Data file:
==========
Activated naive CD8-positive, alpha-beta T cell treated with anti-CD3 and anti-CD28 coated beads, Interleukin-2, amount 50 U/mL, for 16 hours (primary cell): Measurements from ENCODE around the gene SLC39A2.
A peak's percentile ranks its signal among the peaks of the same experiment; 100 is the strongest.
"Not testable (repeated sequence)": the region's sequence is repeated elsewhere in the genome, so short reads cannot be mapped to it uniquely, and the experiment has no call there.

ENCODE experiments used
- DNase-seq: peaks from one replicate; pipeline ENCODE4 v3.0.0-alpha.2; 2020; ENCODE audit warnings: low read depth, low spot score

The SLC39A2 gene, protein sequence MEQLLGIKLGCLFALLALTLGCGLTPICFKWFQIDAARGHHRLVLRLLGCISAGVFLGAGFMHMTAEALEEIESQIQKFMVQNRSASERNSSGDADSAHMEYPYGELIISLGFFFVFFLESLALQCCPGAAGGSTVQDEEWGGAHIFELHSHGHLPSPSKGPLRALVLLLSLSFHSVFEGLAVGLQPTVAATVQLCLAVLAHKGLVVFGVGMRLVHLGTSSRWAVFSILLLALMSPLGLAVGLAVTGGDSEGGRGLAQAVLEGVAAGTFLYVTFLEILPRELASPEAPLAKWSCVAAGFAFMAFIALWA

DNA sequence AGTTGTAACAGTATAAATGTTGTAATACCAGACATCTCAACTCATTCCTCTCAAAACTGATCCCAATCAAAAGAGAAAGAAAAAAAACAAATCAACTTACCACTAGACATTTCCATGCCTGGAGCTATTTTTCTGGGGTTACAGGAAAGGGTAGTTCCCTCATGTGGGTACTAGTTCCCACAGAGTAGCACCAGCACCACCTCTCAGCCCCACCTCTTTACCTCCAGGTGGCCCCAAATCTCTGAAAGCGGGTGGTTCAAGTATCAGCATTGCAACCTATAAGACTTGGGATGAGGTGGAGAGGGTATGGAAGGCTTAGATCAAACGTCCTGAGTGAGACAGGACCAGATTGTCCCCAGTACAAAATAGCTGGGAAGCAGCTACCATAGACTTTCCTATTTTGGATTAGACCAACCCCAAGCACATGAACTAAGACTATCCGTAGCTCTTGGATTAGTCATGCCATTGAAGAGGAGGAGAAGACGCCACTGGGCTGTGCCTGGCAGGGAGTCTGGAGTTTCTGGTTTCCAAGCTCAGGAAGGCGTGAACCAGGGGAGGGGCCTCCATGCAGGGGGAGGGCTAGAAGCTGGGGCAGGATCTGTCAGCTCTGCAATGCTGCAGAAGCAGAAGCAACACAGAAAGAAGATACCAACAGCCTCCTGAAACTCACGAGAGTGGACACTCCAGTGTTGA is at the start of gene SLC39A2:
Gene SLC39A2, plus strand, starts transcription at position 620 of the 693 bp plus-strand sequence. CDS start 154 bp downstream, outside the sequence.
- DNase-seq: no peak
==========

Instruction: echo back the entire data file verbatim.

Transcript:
Activated naive CD8-positive, alpha-beta T cell treated with anti-CD3 and anti-CD28 coated beads, Interleukin-2, amount 50 U/mL, for 16 hours (primary cell): Measurements from ENCODE around the gene SLC39A2.
A peak's percentile ranks its signal among the peaks of the same experiment; 100 is the strongest.
"Not testable (repeated sequence)": the region's sequence is repeated elsewhere in the genome, so short reads cannot be mapped to it uniquely, and the experiment has no call there.

ENCODE experiments used
- DNase-seq: peaks from one replicate; pipeline ENCODE4 v3.0.0-alpha.2; 2020; ENCODE audit warnings: low read depth, low spot score

The SLC39A2 gene, protein sequence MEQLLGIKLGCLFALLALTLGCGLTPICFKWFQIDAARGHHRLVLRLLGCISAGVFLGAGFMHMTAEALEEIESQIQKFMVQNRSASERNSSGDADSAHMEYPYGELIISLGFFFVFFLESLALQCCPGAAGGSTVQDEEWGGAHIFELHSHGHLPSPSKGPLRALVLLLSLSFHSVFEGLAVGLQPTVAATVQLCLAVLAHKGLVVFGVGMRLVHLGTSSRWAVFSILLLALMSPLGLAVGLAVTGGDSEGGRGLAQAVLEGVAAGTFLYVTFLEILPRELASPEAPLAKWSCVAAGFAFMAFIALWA

DNA sequence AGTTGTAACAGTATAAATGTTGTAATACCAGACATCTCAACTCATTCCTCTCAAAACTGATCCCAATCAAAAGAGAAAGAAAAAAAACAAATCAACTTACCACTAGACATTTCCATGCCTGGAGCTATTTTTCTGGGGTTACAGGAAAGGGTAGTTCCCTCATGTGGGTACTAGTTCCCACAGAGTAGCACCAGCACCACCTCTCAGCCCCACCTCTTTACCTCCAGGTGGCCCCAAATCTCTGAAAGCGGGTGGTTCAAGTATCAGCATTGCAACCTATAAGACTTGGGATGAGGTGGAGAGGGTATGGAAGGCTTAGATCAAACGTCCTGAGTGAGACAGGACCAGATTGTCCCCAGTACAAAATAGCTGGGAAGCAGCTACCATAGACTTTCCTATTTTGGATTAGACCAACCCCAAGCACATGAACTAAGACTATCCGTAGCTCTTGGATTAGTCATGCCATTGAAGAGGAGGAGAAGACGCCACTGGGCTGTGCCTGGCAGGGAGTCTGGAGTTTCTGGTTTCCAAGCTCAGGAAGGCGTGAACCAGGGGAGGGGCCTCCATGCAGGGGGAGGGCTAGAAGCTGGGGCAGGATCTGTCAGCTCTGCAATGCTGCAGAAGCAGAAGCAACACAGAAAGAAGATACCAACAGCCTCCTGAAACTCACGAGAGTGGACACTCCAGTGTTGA is at the start of gene SLC39A2:
Gene SLC39A2, plus strand, starts transcription at position 620 of the 693 bp plus-strand sequence. CDS start 154 bp downstream, outside the sequence.
- DNase-seq: no peak